Agents for Amazon Bedrock – Agents for Amazon Bedrock completes the user queries through a series of reasoning steps and corresponding actions based on ReAct prompting:

Knowledge Bases for Amazon Bedrock – Knowledge Bases for Amazon Bedrock provides fully managed RAG to supply the AI assistant with access to your data. In our use case, we uploaded device specifications into an Amazon Simple Storage Service (Amazon S3) bucket. It serves as the data source to the knowledge base.
Action groups – These are defined API schemas that invoke specific Lambda functions to interact with IoT devices and other AWS services.
Anthropic Claude v2.1 on Amazon Bedrock – This model interprets user queries and orchestrates the flow of tasks.
Amazon Titan Embeddings – This model serves as a text embeddings model, transforming natural language text—from single words to complex documents—into numerical vectors. This enables vector search capabilities, allowing the system to semantically match user queries with the most relevant knowledge base entries for effective search.

The solution is integrated with AWS services such as Lambda for running code in response to API calls, Athena for querying datasets, OpenSearch Service for searching through knowledge bases, and Amazon S3 for storage. These services work together to provide a seamless experience for IoT device operations management through natural language commands.

Benefits

This solution offers the following benefits:

Implementation complexity:

Fewer lines of code are required, because Agents for Amazon Bedrock abstracts away much of the underlying complexity, reducing development effort
Managing vector databases like OpenSearch Service is simplified, because Knowledge Bases for Amazon Bedrock handles vectorization and storage
Integration with various AWS services is more streamlined through pre-defined action groups

Developer experience:

The Amazon Bedrock console provides a user-friendly interface for prompt development, testing, and root cause analysis (RCA), enhancing the overall developer experience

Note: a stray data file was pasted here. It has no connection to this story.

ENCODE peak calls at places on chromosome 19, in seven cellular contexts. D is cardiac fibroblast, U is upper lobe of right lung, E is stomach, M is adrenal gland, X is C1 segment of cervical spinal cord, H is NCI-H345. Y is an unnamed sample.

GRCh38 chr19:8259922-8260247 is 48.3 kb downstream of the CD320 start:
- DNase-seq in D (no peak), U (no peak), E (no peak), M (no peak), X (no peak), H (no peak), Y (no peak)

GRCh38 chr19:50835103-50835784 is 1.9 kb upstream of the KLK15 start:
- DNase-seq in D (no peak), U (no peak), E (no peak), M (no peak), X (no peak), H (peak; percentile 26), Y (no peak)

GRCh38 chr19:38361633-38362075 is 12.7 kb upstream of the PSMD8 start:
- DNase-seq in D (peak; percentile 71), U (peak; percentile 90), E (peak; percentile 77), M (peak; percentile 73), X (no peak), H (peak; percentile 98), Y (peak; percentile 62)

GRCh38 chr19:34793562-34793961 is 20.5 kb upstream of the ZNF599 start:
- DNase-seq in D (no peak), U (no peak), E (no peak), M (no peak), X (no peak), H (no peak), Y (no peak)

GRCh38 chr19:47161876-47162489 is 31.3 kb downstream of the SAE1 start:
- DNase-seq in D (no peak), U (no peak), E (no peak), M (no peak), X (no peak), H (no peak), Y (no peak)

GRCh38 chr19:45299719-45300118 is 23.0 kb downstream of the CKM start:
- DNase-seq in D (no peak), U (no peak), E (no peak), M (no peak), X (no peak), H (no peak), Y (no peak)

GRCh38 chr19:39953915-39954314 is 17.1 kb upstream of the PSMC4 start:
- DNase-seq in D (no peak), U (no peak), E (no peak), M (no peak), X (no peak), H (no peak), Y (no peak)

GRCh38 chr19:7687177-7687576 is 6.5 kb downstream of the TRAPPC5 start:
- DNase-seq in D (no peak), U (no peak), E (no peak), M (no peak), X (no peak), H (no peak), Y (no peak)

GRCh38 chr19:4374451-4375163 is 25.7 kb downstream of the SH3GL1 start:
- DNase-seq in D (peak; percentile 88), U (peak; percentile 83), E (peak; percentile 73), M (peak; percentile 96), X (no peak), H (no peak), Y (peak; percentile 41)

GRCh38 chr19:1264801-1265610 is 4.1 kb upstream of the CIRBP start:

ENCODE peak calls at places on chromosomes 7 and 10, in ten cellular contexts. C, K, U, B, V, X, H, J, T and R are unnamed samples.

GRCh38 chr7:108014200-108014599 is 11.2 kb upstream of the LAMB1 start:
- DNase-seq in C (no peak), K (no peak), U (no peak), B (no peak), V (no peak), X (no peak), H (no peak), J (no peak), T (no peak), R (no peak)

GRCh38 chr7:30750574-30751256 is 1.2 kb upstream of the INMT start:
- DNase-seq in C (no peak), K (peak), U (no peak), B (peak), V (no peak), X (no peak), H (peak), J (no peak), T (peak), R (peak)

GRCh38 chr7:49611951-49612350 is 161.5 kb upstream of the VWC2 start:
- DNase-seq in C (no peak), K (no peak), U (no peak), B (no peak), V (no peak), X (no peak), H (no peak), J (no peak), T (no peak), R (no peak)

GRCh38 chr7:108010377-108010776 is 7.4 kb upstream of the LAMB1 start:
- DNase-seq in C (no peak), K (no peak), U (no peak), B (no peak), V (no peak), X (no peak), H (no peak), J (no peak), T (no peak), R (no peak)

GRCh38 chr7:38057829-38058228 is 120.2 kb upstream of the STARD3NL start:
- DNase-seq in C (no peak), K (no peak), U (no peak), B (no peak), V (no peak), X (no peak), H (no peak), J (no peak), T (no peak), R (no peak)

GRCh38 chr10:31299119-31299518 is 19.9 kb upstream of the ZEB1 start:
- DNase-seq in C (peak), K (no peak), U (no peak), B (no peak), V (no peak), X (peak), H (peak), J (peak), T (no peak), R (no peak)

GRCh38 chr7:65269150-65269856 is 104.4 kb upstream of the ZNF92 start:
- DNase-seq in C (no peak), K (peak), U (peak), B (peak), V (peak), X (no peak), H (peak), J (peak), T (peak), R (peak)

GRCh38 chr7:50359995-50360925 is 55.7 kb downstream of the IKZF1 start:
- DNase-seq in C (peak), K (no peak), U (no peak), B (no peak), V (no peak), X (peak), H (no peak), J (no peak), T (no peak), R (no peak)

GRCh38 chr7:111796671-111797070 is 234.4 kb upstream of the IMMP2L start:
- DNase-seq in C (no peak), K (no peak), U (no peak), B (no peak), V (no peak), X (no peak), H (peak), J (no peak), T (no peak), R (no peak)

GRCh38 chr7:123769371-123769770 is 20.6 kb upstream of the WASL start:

Agility and flexibility:

Agents for Amazon Bedrock allows for seamless upgrades to newer FMs (such as Claude 3.0) when they become available, so your solution stays up to date with the latest advancements
Service quotas and limitations are managed by AWS, reducing the overhead of monitoring and scaling infrastructure

Security:

Amazon Bedrock is a fully managed service, adhering to AWS’s stringent security and compliance standards, potentially simplifying organizational security reviews

Although Agents for Amazon Bedrock offers a streamlined and managed solution for building conversational AI applications, some organizations may prefer an open source approach. In such cases, you can use frameworks like LangChain, which we discuss in the next section.

LangChain dynamic routing approach

LangChain is an open source framework that simplifies building conversational AI by allowing the integration of large language models (LLMs) and dynamic routing capabilities. With LangChain Expression Language (LCEL), developers can define the routing, which allows you to create non-deterministic chains where the output of a previous step defines the next step. Routing helps provide structure and consistency in interactions with LLMs.

For this post, we use the same example as the AI assistant for IoT device management. However, the main difference is that we need to handle the system prompts separately and treat each chain as a separate entity. The routing chain decides the destination chain based on the user’s input. The decision is made with the support of an LLM by passing the system prompt, chat history, and user’s question.